David Prutton: Leeds United returning trio can have the Jermaine Beckford factor

Pablo Hernandez.
Pablo Hernandez.
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In every dressing room you’ll find a star man and I’ll admit straight away that I was never it. It’s not always as obvious as someone like Lionel Messi but there’s invariably a player who gives a team that little bit extra.

We had it at Leeds United with Jermaine Beckford. No doubt there were times when me being injured (or banned, I hear you all say) gave the manager a headache but I can’t imagine many days when people were walking around shouting ‘Christ, we’re without David Prutton!’ I’m not being self-deprecating because I played my part at Leeds and there were periods when I was always on the teamsheet but I wouldn’t describe myself as a match-winner.

Jermaine Beckford.

Jermaine Beckford.

If Becks went missing, it planted a little seed in the team’s collective head. It’s subconscious more than anything because footballers are taught to be belligerently confident in all circumstances but Jermaine scored goals and he scored them for fun.

If he was on the pitch, you know that the opposition probably had to score at least once themselves to get anything from the game. And so over time he became a vital part of the machine.

It’s probably not true to claim that any individual player in this current squad at Leeds is as decisive as Jermaine was in League One but you’re not telling me that the return of Pablo Hernandez and Kemar Roofe this weekend won’t give everyone else a little injection of mojo. Personally I’d be very happy about it. You’re third in the table, you’ve lost one in 12 and these two attacking assets make you stronger again.

Marcelo Bielsa on how Pablo Hernandez' Leeds United return could benefit Samuel Saiz
Marcelo Bielsa will feel that too but what became apparent in the time that Hernandez and Roofe were out – and let’s not forget Gaetano Berardi either – is that he’s wholly opposed to the idea of a squad being about the few. That interests me because in general you find that the further into a squad a manager has to reach, the less confidence he has in the line-up he’s fielding.

Gaetano Berardi.

Gaetano Berardi.

That’s human nature but in reality, when a coach says he trusts the whole of his squad sometimes what he means is that in public he’s not prepared to say otherwise. With Bielsa, I think he’s honest.

He’s put a small squad together, with some academy lads in there, and you can see that they’ve all be schooled and coached to the same degree as each other.

Bielsa hasn’t just focused on his strongest XI and left the rest to chance when injuries arise. He spends less time worrying about the guys who are out than he does thinking about those who are stepping in.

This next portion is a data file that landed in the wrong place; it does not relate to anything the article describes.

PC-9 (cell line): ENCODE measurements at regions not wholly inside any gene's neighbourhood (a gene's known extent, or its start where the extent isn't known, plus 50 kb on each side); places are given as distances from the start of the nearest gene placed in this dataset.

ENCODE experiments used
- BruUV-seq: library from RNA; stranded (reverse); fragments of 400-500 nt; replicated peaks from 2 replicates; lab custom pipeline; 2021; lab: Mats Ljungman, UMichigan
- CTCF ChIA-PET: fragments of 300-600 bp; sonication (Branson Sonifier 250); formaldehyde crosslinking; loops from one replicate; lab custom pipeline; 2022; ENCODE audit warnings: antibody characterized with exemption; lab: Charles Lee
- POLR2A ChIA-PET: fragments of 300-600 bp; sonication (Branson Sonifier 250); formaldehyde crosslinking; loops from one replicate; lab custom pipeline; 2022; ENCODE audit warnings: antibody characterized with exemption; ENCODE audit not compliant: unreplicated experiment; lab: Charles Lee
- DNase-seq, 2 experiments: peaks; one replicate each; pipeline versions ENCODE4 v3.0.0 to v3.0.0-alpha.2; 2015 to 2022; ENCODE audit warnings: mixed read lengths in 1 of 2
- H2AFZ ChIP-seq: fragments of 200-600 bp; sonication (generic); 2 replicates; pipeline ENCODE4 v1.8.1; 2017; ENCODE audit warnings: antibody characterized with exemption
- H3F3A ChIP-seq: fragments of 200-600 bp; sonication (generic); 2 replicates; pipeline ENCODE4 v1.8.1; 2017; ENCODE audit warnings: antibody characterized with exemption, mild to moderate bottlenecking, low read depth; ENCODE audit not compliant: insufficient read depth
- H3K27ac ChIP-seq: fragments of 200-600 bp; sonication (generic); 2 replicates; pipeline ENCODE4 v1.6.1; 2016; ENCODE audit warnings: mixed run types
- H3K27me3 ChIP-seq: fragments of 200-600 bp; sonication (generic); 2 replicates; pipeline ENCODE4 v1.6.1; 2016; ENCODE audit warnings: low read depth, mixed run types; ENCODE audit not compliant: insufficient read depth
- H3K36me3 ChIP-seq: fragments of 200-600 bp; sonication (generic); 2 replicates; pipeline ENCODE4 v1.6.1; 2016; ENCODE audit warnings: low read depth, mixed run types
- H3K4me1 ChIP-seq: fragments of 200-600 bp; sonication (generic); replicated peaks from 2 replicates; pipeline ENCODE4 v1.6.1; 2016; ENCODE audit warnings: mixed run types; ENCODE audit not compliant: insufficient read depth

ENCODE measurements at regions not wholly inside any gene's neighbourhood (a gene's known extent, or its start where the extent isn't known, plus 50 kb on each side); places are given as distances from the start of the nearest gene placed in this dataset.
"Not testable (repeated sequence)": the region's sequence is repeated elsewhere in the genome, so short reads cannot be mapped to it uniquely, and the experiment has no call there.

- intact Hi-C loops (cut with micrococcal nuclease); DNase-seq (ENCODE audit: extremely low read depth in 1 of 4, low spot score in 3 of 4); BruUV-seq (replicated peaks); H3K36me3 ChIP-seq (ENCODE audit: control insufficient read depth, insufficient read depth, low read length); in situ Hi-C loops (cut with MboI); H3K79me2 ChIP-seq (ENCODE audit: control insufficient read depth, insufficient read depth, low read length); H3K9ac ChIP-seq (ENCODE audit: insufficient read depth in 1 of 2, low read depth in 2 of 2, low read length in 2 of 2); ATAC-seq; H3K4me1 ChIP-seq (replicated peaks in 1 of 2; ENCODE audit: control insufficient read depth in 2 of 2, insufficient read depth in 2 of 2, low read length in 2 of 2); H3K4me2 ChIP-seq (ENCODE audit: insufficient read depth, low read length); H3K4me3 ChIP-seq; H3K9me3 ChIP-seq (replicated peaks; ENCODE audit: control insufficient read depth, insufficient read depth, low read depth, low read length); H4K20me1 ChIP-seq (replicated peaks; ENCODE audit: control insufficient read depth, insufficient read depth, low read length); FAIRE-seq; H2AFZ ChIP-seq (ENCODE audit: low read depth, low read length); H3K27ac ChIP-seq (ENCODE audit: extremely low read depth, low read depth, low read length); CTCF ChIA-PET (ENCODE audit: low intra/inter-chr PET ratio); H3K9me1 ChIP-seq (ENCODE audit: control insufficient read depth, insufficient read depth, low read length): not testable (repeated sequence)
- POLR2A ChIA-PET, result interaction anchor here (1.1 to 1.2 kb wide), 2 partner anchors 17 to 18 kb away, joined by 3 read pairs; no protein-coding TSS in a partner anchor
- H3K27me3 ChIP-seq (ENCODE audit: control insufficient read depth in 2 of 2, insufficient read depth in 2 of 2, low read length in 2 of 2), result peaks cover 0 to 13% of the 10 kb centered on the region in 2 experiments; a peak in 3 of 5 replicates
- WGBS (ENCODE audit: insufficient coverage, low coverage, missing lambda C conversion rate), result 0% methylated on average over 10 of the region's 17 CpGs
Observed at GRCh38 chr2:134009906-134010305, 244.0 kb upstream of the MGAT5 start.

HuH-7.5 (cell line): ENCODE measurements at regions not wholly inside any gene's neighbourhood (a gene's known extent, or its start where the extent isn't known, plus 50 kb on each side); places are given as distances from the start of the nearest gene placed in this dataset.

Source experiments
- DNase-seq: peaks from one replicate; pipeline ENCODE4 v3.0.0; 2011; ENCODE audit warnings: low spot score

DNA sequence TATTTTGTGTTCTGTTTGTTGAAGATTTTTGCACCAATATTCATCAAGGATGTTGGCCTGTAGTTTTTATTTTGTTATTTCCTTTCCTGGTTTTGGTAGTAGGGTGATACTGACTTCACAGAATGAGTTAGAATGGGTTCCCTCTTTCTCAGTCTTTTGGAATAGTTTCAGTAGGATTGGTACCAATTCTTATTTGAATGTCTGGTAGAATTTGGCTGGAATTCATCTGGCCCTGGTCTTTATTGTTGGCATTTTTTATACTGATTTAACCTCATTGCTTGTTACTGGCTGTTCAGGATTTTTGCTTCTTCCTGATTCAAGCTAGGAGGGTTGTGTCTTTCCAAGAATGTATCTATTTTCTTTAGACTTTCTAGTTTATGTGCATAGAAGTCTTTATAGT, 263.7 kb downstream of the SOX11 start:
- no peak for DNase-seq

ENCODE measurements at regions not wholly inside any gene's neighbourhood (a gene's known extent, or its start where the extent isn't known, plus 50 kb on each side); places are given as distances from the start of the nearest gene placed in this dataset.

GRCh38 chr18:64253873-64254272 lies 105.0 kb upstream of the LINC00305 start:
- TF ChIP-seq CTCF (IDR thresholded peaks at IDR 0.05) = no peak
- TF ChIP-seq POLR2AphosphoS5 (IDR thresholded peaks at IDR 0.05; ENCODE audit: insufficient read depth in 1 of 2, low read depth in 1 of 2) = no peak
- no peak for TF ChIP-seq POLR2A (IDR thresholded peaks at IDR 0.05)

That matters to players who are on the fringes. You want to know that you’re valued and there’s nothing worse than being made to feel like your manager or head coach is worried by the fact that you’re having to play. Then it’s a case of ‘thanks for that but our star man’s back so see you later’ and it becomes a real kick in the balls.

Kemar Roofe.

Kemar Roofe.

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If you expect fringe players to contribute much in that scenario, forget it.

I say that while transparently hoping that Hernandez and Roofe both start at Blackburn Rovers today. There was a definite difference in results without them last month and common sense tells you to lean towards your most talented footballers.

But equally, Bielsa is probably the one coach who could confound expectations in that respect. He comes across as the last person who would pick his team on reputations.

What you’ve got at Leeds is a meritocracy. Players picked on merit. The form so far has justified Bielsa’s decisions and I can’t think of many occasions where his judgement has been in question. It hasn’t all been perfect because nothing ever is but no-one in his dressing room could feel aggrieved about favouritism. No wonder it’s a happy camp.

And beyond all that, there’s another side to this. Hernandez, to my mind, is the player at Leeds with the most talent. But we’re two months into the season and he’s already missed seven games with a hamstring strain. You want him to play a big role but quite honestly, having no back-up plan or no-one else you trust to fill in for him would be ludicrous. Star men win games but in many respects, it’s the best and healthiest squads – emotionally and physically – who win seasons.

And I like where this Leeds squad are at.